Jeramey Jannene
Eyes on Milwaukee

Wisconsin Center Gives Final Approval for $420 Million Expansion

District will issue bonds this year in order to complete expansion in 2024.

By - Oct 9th, 2020 12:01 pm
Wisconsin Center expansion rendering. Rendering by Eppstein Uhen Architects and tvsdesign.

Wisconsin Center expansion rendering. Rendering by Eppstein Uhen Architects and tvsdesign.

Timing is everything.

And when it comes to the $420 million expansion of the Wisconsin Center, that’s true in more ways than one. “We cannot wait,” said Wisconsin Center District CEO Marty Brooks at a meeting Thursday morning.

The district board approved the convention center expansion in April as the COVID-19 pandemic canceled conferences across the globe and decimated sales tax revenues on which the district relies. A safeguard added to the authorization called upon the board’s governance committee to approve the deal as bond markets stabilized.

The committee gave that approval Thursday after being briefed on some key timing considerations.

Project consultant John Mehan of Robert W. Baird & Co. told the committee that the markets responded positively to refinancing $81.4 million of debt in June, part of a plan to create financial flexibility for the district.

Now the plan is to issue the new debt to fund the expansion by the end of the year to meet two key deadlines.

A moral obligation from the state, which would have the state cover up to $300 million in debt in the event of a default, must be executed by the end of the year. Without the moral obligation, the project’s borrowing costs could increase by up to $50 million, according to a consultant report.

Issuing the debt by the end of the year would also allow the district to present its earnings from 2017 to 2019, instead of having to include the substantial decline in tax revenue in its earnings report. The debt, the first payments of which would be due in 2027, is backed by a 3 percent county-wide hotel room tax, 0.5 percent food and beverage sales tax and 3 percent rental car tax.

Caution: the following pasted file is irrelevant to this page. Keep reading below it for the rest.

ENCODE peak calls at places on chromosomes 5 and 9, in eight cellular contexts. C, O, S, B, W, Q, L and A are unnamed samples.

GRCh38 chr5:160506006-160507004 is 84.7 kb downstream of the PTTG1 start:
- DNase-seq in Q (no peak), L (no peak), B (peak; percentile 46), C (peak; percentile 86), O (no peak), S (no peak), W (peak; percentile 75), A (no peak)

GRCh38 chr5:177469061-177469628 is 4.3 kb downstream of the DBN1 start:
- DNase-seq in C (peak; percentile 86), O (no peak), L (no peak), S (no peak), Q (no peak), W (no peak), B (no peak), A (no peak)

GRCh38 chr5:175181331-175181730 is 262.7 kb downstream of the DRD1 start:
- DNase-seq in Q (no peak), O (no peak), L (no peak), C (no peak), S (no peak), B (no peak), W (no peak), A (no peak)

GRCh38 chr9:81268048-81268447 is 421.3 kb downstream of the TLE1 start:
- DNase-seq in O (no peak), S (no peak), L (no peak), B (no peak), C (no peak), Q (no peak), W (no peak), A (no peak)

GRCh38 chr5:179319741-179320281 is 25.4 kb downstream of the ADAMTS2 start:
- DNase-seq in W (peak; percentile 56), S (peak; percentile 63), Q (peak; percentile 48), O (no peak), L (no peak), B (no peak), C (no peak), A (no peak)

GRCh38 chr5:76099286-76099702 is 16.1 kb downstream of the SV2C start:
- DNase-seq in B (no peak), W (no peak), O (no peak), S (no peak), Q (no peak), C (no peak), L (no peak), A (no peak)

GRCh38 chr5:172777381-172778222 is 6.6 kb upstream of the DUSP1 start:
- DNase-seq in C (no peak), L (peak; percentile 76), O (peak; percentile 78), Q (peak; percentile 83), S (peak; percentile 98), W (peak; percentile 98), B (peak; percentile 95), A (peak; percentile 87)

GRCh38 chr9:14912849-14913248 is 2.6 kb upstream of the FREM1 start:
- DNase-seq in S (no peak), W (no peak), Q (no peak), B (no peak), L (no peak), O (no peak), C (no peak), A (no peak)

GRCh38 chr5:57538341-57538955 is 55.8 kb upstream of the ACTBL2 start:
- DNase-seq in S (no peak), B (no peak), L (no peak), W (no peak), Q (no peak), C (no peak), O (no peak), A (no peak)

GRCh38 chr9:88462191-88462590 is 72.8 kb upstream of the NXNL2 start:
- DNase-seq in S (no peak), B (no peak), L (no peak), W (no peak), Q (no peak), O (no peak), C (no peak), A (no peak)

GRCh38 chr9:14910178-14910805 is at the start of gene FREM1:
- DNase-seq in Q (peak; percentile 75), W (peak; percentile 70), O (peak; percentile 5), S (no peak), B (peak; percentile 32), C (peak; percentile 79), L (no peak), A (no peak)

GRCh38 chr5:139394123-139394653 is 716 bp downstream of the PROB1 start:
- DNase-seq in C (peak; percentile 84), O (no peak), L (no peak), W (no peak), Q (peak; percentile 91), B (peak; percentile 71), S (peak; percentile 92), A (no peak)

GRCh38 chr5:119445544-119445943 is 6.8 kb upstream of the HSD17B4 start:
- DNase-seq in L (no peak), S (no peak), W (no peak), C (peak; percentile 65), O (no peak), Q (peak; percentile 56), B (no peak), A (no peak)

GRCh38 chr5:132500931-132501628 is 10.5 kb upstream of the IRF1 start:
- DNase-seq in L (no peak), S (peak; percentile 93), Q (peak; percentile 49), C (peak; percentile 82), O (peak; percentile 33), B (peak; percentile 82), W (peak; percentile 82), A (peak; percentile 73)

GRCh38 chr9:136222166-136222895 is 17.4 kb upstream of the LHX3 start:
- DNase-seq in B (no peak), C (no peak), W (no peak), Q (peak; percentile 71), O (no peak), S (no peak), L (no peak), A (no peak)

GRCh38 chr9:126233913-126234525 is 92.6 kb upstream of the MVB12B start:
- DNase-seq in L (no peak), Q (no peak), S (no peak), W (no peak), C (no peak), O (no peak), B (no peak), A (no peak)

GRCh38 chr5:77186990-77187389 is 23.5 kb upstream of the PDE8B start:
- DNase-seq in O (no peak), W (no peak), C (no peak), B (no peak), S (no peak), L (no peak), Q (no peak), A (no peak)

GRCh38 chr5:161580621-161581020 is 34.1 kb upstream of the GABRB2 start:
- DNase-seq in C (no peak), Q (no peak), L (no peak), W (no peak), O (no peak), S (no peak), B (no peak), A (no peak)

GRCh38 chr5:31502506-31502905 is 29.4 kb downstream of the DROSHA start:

Moving forward with the debt issuance and other design and engineering work would also allow the expansion to be completed in 2024. District CEO Marty Brooks said that would afford the district the ability to “ride the wave” of a convention industry recovery that gets back to pre-COVID levels in 2023.

The expansion plans call for adding 112,000 square feet of space to the exhibition hall, creating a 300,000-square-foot hall. A ballroom would be included in the expansion with a minimum of 30,000 square feet of space and a seating capacity of at least 2,000. A total of 24 meeting rooms would be added to the building.

With these changes the building could host two major conventions at the same time. Brooks said the new facility would keep Milwaukee competitive with expansions planned or underway in St. Louis, Indianapolis, Columbus, Nashville and Louisville.

As part of the April approval, the district raised the countywide hotel tax by a half percent (to 3%) to expand its debt reserve fund.

The district once envisioned turning a $21 million profit in 2020, but now estimates it will end the year with a $2.7 million loss. The district operates the Wisconsin Center, the first phase of which opened in 1998 as well as the UW-Milwaukee Panther Arena and Miller High-Life Theatre.

The Common Council, led by Alderman Robert Bauman, negotiated a revenue-sharing agreement with the district as part of the expansion. It approved the agreement in April.


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